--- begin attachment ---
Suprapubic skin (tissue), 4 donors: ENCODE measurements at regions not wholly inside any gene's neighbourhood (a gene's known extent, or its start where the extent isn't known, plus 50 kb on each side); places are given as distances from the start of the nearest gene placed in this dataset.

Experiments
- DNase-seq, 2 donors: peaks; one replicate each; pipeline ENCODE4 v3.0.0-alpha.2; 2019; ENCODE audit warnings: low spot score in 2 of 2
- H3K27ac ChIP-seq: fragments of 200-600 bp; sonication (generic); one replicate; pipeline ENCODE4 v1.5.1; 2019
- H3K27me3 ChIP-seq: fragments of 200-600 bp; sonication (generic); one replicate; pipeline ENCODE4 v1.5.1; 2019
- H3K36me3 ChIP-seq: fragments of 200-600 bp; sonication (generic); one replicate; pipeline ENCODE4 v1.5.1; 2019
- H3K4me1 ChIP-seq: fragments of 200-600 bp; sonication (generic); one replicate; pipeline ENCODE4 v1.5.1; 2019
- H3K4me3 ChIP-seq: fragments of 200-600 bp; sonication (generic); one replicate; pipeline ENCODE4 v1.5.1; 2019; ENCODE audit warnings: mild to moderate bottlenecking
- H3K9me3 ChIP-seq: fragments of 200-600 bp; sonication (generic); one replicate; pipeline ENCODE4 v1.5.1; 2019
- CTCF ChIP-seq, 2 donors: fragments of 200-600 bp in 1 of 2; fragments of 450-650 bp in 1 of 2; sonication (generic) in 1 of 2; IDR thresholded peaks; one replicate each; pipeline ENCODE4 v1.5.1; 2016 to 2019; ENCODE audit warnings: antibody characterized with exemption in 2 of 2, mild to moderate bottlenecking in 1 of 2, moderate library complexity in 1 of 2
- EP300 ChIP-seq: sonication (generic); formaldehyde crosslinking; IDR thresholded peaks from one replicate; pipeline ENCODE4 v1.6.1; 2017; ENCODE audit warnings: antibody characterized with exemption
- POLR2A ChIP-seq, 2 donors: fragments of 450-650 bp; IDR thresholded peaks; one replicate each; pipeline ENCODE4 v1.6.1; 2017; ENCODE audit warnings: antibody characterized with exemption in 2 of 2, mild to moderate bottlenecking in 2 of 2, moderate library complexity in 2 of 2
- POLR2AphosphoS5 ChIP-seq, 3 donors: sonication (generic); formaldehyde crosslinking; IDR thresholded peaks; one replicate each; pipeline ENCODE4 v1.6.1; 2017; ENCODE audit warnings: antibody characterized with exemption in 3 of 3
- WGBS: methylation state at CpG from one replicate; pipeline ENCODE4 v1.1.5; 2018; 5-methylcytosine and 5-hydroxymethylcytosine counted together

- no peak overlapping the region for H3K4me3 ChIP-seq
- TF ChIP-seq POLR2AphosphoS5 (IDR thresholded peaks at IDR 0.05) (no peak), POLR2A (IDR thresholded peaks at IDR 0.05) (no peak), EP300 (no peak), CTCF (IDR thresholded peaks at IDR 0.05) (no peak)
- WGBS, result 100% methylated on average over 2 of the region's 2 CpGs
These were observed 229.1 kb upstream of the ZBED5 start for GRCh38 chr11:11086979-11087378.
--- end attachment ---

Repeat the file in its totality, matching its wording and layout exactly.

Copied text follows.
Suprapubic skin (tissue), 4 donors: ENCODE measurements at regions not wholly inside any gene's neighbourhood (a gene's known extent, or its start where the extent isn't known, plus 50 kb on each side); places are given as distances from the start of the nearest gene placed in this dataset.

Experiments
- DNase-seq, 2 donors: peaks; one replicate each; pipeline ENCODE4 v3.0.0-alpha.2; 2019; ENCODE audit warnings: low spot score in 2 of 2
- H3K27ac ChIP-seq: fragments of 200-600 bp; sonication (generic); one replicate; pipeline ENCODE4 v1.5.1; 2019
- H3K27me3 ChIP-seq: fragments of 200-600 bp; sonication (generic); one replicate; pipeline ENCODE4 v1.5.1; 2019
- H3K36me3 ChIP-seq: fragments of 200-600 bp; sonication (generic); one replicate; pipeline ENCODE4 v1.5.1; 2019
- H3K4me1 ChIP-seq: fragments of 200-600 bp; sonication (generic); one replicate; pipeline ENCODE4 v1.5.1; 2019
- H3K4me3 ChIP-seq: fragments of 200-600 bp; sonication (generic); one replicate; pipeline ENCODE4 v1.5.1; 2019; ENCODE audit warnings: mild to moderate bottlenecking
- H3K9me3 ChIP-seq: fragments of 200-600 bp; sonication (generic); one replicate; pipeline ENCODE4 v1.5.1; 2019
- CTCF ChIP-seq, 2 donors: fragments of 200-600 bp in 1 of 2; fragments of 450-650 bp in 1 of 2; sonication (generic) in 1 of 2; IDR thresholded peaks; one replicate each; pipeline ENCODE4 v1.5.1; 2016 to 2019; ENCODE audit warnings: antibody characterized with exemption in 2 of 2, mild to moderate bottlenecking in 1 of 2, moderate library complexity in 1 of 2
- EP300 ChIP-seq: sonication (generic); formaldehyde crosslinking; IDR thresholded peaks from one replicate; pipeline ENCODE4 v1.6.1; 2017; ENCODE audit warnings: antibody characterized with exemption
- POLR2A ChIP-seq, 2 donors: fragments of 450-650 bp; IDR thresholded peaks; one replicate each; pipeline ENCODE4 v1.6.1; 2017; ENCODE audit warnings: antibody characterized with exemption in 2 of 2, mild to moderate bottlenecking in 2 of 2, moderate library complexity in 2 of 2
- POLR2AphosphoS5 ChIP-seq, 3 donors: sonication (generic); formaldehyde crosslinking; IDR thresholded peaks; one replicate each; pipeline ENCODE4 v1.6.1; 2017; ENCODE audit warnings: antibody characterized with exemption in 3 of 3
- WGBS: methylation state at CpG from one replicate; pipeline ENCODE4 v1.1.5; 2018; 5-methylcytosine and 5-hydroxymethylcytosine counted together

- no peak overlapping the region for H3K4me3 ChIP-seq
- TF ChIP-seq POLR2AphosphoS5 (IDR thresholded peaks at IDR 0.05) (no peak), POLR2A (IDR thresholded peaks at IDR 0.05) (no peak), EP300 (no peak), CTCF (IDR thresholded peaks at IDR 0.05) (no peak)
- WGBS, result 100% methylated on average over 2 of the region's 2 CpGs
These were observed 229.1 kb upstream of the ZBED5 start for GRCh38 chr11:11086979-11087378.